Tuesday, April 29, 2014

Y is for Young Adult Writing, Featuring Marilee Brothers

Although I don't have a keeper book starting with the letter "Y", I do have a special surprise: a guest blogger specializing in Y is for Young Adult! And her new book (which is definitely on my keeper shelf), Baby Gone Bye,  does have two Y's in the title. So all round I feel pretty lucky (more Y's) to have Marilee Brothers visiting today. Yay Marilee!

The author of eight books, Marilee Brothers is a former teacher, coach and counselor. She and her husband are the parents of three grown sons and live in central Washington State. After writing six young adult books, Marilee is currently hard at work, writing an adult romantic suspense.

Her most recent young adult title, Baby Gone Bye, is a keeper for many reasons: I love the story, I enjoy Marilee's writing style, and I think it's an excellent go-to book for staying up-to-date with modern YA writing. I gave the book 5 stars in my Amazon.com review, which you can read on the book's Amazon listing page.

For today's post I asked Marilee if she could share some of her top tips for writing for the YA market. Here's what she had to say:

1. Read, read, read. When I was young, there was no such thing as young adult fiction. The only books available to me featured prissy little girls in white pinafores. Therefore, I had to sneak-read my parents’ books and grew up with the fantastic Travis McGee series by John D. MacDonald and books like The Flame and the Flower by Kathleen Woodiwiss, very likely the first sexy romance novel ever published. 

2. Watch TV shows and movies that feature teenagers. Eavesdrop when you’re in the mall or other teen hangouts. But, be careful when using current slang. It will probably be obsolete by the time your book is published. 

3. Write in a genuine voice because kids can detect a phony faster than I can write this sentence. 

4. Don’t get preachy. If you have a message, make sure it’s an integral part of the story, woven intricately throughout the plot. You may not even know you have a theme until after the book is written. This happened to me. I wrote five books in the Unbidden Magic series and didn’t realize until Book 3, Moon Spun, that I had recurring themes, namely Allie’s search for her genetic roots and the desire to find something larger than herself to believe in. 

5. If you’re writing for young teens, bear in mind you are also writing for their mothers. Moonstone, the first book in my series, featured 15-year-old Allie Emerson. She lived in a rural part of Washington State with her young, single mom. She’d never had a boyfriend until she connected with reformed gangbanger, Junior Martinez. When the book came out, I didn’t hear from the young readers. I heard from their mothers who read the book before passing it on to their kids. The message was, “Thanks for writing a book without vampires and sex.” This surprised me. 

6. Make ‘em laugh. Your plot may be deadly serious. Your protagonist may be in fear for his/her young life. Your characters may be in mortal danger but that doesn’t mean you can’t throw in a dash of humor. Often, the funny stuff is what your reader will remember about your book. For example, I’ve read all of Sue Grafton’s alphabet mysteries featuring her private detective Kinsey Milhone. I’ve forgotten most of the plots, but I’ll never forget her description of Kinsey sneaking into a house via the doggy door and then meeting the actual dog. Laughed my butt off!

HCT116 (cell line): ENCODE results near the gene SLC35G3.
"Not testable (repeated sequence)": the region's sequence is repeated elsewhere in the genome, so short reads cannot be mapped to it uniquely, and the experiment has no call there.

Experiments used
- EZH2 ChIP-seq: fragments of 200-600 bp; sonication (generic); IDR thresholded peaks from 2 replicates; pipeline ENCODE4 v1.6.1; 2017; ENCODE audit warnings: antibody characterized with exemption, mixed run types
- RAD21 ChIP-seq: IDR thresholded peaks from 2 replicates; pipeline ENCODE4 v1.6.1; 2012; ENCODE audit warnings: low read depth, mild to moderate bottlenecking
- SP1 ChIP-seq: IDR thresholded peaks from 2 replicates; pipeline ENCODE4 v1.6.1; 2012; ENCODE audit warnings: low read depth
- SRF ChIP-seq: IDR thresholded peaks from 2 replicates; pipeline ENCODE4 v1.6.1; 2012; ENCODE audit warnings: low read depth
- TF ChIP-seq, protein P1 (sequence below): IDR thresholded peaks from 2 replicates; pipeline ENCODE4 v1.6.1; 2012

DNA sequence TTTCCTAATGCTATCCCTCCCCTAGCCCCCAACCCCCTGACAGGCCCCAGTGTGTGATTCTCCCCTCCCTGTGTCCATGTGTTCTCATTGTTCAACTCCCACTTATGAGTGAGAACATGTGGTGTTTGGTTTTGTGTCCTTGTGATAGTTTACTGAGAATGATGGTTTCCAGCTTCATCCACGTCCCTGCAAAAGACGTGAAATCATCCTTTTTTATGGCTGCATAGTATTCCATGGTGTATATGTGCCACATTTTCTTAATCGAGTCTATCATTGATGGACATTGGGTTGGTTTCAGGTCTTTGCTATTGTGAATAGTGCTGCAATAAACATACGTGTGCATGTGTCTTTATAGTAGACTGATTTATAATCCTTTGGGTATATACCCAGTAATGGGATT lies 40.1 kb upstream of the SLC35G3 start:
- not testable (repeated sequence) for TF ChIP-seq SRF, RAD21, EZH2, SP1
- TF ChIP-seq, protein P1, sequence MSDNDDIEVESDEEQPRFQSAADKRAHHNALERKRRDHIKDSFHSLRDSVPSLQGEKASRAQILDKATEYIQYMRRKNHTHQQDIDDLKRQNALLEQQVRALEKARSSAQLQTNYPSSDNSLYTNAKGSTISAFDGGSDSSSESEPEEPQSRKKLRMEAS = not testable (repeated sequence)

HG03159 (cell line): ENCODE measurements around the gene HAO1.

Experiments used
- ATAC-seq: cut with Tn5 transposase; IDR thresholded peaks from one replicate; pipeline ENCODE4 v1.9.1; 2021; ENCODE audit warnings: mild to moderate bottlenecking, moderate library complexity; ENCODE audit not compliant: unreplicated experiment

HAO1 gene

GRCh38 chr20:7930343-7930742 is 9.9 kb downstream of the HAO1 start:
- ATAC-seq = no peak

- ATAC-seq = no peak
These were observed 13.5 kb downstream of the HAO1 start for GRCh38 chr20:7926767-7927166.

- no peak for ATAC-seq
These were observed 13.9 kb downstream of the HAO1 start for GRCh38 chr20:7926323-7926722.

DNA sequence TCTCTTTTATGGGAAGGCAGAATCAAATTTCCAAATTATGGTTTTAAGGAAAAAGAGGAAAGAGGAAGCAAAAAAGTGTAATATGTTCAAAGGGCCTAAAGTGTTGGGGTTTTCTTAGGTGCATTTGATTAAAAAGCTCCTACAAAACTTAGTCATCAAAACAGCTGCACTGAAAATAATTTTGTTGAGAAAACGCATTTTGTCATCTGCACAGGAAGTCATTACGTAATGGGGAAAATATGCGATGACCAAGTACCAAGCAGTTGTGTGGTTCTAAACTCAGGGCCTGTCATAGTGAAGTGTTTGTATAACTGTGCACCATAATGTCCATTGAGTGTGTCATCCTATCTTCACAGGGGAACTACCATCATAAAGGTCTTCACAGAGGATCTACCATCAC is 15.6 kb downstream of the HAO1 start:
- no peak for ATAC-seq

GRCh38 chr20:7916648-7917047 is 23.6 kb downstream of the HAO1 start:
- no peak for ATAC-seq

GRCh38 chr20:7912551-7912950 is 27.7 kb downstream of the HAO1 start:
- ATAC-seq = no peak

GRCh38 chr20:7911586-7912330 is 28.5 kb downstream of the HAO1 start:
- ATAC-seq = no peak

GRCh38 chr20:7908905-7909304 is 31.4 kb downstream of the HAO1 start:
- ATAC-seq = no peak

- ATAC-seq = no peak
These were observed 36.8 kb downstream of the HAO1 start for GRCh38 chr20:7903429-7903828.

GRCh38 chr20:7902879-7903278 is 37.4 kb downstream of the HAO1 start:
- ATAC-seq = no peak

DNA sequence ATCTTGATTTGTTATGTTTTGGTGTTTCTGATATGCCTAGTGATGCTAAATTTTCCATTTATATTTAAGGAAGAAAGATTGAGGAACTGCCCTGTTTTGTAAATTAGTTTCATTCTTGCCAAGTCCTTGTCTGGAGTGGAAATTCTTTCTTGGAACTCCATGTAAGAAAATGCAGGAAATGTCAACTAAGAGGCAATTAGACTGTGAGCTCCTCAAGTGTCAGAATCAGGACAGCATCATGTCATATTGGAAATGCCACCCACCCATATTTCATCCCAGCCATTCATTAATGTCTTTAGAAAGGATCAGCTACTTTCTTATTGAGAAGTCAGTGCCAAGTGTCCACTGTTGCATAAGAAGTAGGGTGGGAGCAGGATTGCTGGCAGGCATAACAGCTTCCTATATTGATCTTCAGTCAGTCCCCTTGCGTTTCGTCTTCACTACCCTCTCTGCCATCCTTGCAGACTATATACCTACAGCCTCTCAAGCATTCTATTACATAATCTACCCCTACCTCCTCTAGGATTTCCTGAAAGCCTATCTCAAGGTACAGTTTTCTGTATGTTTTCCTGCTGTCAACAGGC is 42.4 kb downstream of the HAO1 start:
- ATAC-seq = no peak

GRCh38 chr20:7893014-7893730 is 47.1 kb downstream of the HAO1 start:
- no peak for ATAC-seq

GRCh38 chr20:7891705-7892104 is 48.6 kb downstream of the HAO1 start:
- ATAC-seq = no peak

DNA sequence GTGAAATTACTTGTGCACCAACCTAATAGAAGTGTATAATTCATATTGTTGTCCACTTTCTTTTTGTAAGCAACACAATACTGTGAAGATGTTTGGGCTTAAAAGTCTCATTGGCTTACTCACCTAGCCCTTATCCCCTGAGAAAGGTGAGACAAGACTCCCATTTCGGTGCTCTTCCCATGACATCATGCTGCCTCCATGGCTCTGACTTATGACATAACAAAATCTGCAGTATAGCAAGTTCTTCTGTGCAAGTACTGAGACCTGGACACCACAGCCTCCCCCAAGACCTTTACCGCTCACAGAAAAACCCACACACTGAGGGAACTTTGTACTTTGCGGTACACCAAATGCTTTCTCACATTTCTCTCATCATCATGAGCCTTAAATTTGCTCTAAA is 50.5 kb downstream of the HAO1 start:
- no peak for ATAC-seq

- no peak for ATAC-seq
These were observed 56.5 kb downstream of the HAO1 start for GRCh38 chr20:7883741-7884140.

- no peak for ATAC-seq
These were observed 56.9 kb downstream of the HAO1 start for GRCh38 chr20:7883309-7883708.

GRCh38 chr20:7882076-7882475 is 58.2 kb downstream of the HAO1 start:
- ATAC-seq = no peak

7. Don’t write to a trend. Vampires. Dystopian. Shape shifters. Sorcery. They have all been done to death. Maybe you have a fresh new perspective. If so, go for it, but bear in mind, agents and editors may be sick of these overdone genres. As stated before, write from the heart. Make your story fascinating, original and unputadownable. Is that a word? 

8. Here's an exercise guaranteed to put you in a YA frame of mind: harken back to your teen years and pick an age when you were alternatively miserable and euphoric. For me, it was age 14 going on 15, which is why I made Allie Emerson that age at the beginning of my series. Think of an incident that made you miserable. Try to remember how truly awful you felt and write about it. Then, do the opposite. Pick something that sent you over the moon with happiness and write it down. Tap into your inner teen and you will find the age of your protagonist. I promise you it will work. 

Last bit of advice: Write. Write. Write. Exercise that writing muscle! It gets lazy if we let it. Not only does it get lazy, doubts begin to set in. I recently finished a contract with my publisher. After writing a book a year for six years, I took some time off. Big mistake. The longer I waited to start something new, the more I began to wonder if I still had the juice. I know. It makes no sense. So, after a serious talk to myself, I began writing again. And, guess what? The act of writing woke up my lazy brain. The ideas began to flow and all is right in my world. 

Thank you so much, Marilee! Great advice which I certainly will be taking to heart for my next YA project. Wishing you the very best for continued success.

P.S. Marilee loves hearing from people who have read her books. Feel free to contact her at www.marileebrothers.com. Thanks again--and see you all tomorrow with the letter Z (and the end of the challenge!).

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